Receives Sweden’s National Interest Demarcation
Australian Battery anode and graphene additives company Talga Resources Ltd (ASX:TLG) has received positive political support for its 100% owned Vittangi graphite project in northern Sweden.
A recent decision by the Swedish Geological Survey (SGU) completed the demarcation of Vittangi as a mineral deposit of national interest. This designation adds support to consider the exploitation of Vittangi as a mineral deposit when government authorities review development plans and any potential competing land uses.
Talga Managing Director, Mark Thompson, said that under the Swedish Environmental Code, deposits of valuable substances or materials can be defined as being of national interest, meaning municipalities and central government agencies may not authorise activities that might prevent or significantly hinder exploitation of the mineral deposit.
The national interestarea covers the entirety of Talga’s currently defined Vittangi graphite resources and undrilled extensional deposits.
The SGU noted the Vittangi graphite deposit’s significance to the country’s supply capacity and its special material properties and concluded the deposit constitutes a unique natural asset of valuable substances or materials.
Mr Thompson said that the SGU considers that locally produced graphite could help strengthen the competitiveness of the Swedish battery manufacturing industry and that, as the known highest grade graphite deposit in the world, Vittangi could “meet a great need not only within Sweden but internationally”.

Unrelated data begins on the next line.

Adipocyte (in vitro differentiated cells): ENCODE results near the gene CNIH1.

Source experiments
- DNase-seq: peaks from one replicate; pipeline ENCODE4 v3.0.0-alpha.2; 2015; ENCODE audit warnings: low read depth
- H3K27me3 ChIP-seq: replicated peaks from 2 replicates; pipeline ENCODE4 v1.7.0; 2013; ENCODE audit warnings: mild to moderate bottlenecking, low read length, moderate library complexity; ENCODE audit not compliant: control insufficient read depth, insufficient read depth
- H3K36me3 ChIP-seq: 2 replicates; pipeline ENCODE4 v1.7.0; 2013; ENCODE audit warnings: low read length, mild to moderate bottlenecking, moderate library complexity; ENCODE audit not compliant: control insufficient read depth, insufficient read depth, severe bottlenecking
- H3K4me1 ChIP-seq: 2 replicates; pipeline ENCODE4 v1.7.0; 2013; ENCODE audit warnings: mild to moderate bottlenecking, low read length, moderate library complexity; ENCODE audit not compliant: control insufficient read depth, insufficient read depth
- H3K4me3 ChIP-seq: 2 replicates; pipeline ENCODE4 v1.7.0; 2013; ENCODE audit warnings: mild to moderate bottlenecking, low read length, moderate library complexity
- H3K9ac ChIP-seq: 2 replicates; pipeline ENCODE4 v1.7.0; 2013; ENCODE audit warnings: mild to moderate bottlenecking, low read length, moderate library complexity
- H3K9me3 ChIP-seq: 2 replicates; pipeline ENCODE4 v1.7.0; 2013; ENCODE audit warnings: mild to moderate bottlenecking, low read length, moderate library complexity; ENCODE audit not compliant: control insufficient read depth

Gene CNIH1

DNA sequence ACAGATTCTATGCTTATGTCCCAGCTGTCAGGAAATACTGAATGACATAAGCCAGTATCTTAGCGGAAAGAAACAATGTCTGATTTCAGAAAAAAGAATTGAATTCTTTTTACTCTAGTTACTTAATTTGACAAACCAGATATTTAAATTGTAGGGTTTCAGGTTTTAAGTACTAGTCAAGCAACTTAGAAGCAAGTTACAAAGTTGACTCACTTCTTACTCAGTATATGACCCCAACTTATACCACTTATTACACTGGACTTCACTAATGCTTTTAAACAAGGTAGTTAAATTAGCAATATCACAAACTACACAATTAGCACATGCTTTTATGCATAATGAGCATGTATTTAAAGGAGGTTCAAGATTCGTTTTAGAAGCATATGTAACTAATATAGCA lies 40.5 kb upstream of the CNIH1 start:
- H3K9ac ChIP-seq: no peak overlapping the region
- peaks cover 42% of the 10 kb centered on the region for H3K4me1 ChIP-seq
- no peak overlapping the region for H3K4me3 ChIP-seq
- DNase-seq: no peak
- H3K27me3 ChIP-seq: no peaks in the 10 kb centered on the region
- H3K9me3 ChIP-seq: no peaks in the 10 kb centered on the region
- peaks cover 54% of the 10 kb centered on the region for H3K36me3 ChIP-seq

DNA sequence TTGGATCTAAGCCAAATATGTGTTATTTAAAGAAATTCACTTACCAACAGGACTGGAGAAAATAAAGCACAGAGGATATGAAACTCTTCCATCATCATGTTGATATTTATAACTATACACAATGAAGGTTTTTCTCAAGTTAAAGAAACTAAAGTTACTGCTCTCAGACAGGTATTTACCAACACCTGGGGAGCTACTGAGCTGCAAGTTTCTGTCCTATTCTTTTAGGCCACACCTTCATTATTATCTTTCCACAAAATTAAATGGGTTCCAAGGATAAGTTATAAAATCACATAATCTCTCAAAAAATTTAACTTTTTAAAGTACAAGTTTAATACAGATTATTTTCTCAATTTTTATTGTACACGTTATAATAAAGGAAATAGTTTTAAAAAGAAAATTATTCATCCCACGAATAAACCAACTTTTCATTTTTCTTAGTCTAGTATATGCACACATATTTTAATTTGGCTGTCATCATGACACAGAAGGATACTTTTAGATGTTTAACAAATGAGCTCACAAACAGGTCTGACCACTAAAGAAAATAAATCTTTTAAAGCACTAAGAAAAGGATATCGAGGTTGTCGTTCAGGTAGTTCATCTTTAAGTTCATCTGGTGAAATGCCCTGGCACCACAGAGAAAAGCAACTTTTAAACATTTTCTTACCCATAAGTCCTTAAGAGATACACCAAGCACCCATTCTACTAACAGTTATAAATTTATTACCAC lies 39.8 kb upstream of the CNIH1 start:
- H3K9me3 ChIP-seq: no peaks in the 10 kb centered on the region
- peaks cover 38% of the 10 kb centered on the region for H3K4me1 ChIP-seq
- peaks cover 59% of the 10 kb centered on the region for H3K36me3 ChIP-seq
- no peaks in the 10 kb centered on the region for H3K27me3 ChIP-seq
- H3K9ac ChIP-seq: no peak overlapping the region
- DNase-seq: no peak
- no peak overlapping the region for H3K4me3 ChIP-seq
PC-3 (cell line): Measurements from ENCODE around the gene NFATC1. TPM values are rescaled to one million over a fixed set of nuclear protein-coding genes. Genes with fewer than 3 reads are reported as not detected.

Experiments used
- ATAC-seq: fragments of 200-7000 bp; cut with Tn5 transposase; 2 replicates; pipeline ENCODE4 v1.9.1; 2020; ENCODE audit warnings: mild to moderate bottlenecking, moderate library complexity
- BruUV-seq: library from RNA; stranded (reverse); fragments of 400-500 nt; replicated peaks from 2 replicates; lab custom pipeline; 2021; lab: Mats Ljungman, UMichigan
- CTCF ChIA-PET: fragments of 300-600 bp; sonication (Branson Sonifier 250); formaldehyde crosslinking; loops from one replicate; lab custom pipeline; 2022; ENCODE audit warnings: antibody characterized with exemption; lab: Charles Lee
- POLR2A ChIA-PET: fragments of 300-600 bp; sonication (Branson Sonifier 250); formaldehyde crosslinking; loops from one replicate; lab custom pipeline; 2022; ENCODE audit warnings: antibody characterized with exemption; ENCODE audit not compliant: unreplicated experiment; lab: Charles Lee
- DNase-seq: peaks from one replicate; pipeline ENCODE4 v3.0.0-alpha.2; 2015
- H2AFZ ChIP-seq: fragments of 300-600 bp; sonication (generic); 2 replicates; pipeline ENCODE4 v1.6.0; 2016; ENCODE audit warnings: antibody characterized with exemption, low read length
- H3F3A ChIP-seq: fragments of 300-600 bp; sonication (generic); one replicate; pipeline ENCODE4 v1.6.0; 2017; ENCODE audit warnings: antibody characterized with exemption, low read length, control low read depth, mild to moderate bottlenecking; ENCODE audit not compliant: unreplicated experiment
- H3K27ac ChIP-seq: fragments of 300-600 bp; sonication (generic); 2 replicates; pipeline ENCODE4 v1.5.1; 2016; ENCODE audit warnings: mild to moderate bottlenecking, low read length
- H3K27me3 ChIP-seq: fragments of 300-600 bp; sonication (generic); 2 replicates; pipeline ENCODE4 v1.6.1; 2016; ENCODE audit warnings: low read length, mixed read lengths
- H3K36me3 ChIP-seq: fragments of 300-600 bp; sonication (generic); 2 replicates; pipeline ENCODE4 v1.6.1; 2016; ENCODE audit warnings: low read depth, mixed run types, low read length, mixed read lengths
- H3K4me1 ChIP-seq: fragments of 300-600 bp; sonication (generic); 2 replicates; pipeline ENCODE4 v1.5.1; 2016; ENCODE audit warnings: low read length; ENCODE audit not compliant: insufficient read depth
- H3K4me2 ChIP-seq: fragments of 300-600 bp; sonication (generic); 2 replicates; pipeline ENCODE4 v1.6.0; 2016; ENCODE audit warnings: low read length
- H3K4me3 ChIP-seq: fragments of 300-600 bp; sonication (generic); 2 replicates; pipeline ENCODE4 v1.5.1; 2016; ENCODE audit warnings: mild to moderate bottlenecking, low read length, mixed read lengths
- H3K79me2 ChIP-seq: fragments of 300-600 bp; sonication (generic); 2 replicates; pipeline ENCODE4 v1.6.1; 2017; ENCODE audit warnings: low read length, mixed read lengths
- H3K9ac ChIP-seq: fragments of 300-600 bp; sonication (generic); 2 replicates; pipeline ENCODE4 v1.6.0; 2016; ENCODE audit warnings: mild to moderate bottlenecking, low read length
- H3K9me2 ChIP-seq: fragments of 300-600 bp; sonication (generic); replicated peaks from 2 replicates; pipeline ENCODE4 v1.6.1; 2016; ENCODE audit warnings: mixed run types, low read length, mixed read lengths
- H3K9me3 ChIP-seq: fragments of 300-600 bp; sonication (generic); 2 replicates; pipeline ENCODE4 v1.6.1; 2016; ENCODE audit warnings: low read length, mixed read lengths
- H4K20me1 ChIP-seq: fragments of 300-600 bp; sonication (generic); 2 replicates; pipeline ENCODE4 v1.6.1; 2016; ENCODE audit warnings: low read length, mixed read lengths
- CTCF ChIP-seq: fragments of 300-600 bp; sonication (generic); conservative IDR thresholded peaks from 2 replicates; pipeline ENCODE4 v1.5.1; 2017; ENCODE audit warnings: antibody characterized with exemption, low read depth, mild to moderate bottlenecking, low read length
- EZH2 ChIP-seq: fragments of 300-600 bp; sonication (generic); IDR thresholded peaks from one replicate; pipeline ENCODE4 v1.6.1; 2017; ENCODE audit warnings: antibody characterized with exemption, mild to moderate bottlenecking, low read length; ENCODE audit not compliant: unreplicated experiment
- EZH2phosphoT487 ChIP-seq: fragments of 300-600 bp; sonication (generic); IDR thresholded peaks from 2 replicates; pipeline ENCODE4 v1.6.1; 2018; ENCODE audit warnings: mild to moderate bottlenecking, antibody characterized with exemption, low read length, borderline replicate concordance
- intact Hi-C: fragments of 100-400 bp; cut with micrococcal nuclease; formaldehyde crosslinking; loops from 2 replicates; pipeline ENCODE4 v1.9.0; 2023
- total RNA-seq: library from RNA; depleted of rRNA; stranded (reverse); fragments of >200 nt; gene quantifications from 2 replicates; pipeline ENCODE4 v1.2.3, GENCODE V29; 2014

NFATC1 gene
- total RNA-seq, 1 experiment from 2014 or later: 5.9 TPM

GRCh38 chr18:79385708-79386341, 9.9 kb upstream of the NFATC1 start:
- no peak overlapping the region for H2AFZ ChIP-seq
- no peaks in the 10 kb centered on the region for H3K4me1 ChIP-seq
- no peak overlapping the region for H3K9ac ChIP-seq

The decision takes note of the European Commission’s listing of graphite as a critical raw material and their warning that a lack of access to such critical commodities could slow the development of fossil-free energy sources.
“We welcome SGU’s decision as a positive and timely development following Talga’s recent lodgement of the Vittangi Graphite Project mining permit applications, towards becoming Europe’s first vertically integrated producer of Li-ion battery active anode material,” Mr Thompson said.
In preparing the demarcation SGU obtained extensive information on the Vittangi Graphite Project including details relating to its geology and material properties. The demarcation defines the boundaries of the original declaration of Nunasvaara as a deposit of national interestwhich contained only a centre co-ordinate. Results from Talga’s extensive exploration work were made available during the investigation and SGU carried out their own detailed electromagnetic survey to assist in the demarcation,